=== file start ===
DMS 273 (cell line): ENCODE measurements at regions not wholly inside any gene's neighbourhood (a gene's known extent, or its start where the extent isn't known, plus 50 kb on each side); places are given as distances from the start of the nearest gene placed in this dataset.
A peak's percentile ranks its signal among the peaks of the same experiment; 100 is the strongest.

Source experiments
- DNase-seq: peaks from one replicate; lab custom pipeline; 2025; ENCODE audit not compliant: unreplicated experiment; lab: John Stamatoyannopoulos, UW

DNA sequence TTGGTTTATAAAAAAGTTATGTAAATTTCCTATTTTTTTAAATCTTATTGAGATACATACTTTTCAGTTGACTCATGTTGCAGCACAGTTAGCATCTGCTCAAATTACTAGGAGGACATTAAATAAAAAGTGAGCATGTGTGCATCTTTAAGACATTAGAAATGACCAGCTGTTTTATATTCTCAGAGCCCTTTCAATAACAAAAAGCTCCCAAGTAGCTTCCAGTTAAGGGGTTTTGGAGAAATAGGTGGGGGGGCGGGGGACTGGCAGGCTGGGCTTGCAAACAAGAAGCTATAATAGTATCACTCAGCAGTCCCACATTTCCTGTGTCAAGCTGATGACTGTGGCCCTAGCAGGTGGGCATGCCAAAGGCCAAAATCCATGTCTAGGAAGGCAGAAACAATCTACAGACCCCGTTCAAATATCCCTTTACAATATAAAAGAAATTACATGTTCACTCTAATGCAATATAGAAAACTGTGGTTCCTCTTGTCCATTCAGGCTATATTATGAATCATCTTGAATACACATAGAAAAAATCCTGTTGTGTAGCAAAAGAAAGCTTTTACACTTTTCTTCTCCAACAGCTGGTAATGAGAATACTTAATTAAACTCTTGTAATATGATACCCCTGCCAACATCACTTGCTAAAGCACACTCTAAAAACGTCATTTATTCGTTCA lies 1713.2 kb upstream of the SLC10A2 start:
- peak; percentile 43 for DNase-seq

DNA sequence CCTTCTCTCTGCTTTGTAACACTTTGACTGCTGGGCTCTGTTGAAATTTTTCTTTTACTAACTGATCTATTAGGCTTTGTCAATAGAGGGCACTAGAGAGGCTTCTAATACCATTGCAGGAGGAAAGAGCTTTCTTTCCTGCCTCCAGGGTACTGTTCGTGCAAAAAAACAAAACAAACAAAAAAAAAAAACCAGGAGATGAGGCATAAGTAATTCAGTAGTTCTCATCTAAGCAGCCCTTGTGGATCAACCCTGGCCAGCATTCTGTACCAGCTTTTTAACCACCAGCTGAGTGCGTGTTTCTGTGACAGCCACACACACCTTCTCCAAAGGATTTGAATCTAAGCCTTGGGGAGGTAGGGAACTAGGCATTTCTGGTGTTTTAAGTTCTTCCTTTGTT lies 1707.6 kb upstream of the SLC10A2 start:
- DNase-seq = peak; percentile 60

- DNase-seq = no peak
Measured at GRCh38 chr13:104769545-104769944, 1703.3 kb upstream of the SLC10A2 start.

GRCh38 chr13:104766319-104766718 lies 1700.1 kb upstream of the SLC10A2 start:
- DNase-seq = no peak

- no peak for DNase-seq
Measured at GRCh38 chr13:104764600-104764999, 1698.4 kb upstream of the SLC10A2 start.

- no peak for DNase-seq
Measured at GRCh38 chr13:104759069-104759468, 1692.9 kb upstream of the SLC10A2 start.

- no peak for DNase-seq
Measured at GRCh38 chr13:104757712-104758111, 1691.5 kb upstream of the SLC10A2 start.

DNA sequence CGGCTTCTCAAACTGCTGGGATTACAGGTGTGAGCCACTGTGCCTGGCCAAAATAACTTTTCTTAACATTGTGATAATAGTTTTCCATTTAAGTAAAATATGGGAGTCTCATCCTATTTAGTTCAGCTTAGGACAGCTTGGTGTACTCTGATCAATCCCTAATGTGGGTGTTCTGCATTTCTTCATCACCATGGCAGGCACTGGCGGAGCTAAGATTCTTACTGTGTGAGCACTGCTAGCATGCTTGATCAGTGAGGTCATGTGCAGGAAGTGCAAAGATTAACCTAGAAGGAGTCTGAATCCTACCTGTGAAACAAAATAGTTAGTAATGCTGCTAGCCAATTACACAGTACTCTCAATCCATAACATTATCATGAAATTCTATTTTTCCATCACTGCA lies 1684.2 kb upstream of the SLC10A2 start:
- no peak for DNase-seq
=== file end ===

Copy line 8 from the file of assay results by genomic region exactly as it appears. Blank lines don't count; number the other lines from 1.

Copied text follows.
- DNase-seq = peak; percentile 60